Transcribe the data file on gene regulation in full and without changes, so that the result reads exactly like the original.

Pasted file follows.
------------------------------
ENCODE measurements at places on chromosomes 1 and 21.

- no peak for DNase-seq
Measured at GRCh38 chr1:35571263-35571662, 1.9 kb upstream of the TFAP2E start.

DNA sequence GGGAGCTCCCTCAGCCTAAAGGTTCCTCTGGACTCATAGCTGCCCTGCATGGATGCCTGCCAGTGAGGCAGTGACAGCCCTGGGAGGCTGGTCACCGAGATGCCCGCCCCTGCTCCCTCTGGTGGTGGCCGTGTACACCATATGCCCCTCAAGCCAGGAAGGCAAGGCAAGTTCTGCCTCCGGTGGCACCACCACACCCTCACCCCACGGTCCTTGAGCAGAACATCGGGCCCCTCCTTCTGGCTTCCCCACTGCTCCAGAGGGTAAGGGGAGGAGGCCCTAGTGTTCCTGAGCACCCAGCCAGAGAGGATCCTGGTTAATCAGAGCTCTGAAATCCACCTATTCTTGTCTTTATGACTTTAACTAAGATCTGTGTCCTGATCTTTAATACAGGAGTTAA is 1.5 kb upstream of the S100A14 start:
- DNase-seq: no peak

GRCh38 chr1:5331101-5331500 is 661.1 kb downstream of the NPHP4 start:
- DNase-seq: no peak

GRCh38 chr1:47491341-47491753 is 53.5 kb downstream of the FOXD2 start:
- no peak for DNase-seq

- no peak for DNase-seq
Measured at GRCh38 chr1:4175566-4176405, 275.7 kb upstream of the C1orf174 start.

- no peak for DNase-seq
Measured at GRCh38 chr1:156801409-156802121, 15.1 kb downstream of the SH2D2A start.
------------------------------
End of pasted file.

ENCODE measurements at places on chromosomes 1 and 21.

- no peak for DNase-seq
Measured at GRCh38 chr1:35571263-35571662, 1.9 kb upstream of the TFAP2E start.

DNA sequence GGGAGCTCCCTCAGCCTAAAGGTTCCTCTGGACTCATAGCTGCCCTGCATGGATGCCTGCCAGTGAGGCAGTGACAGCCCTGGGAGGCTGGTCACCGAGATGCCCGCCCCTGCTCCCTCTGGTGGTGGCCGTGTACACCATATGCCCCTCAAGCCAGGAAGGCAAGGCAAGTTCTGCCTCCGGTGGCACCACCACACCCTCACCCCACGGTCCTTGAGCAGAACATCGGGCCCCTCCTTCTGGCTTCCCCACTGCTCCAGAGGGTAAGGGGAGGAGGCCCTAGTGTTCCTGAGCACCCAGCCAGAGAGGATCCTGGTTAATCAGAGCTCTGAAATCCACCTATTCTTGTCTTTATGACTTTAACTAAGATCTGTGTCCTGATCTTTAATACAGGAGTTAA is 1.5 kb upstream of the S100A14 start:
- DNase-seq: no peak

GRCh38 chr1:5331101-5331500 is 661.1 kb downstream of the NPHP4 start:
- DNase-seq: no peak

GRCh38 chr1:47491341-47491753 is 53.5 kb downstream of the FOXD2 start:
- no peak for DNase-seq

- no peak for DNase-seq
Measured at GRCh38 chr1:4175566-4176405, 275.7 kb upstream of the C1orf174 start.

- no peak for DNase-seq
Measured at GRCh38 chr1:156801409-156802121, 15.1 kb downstream of the SH2D2A start.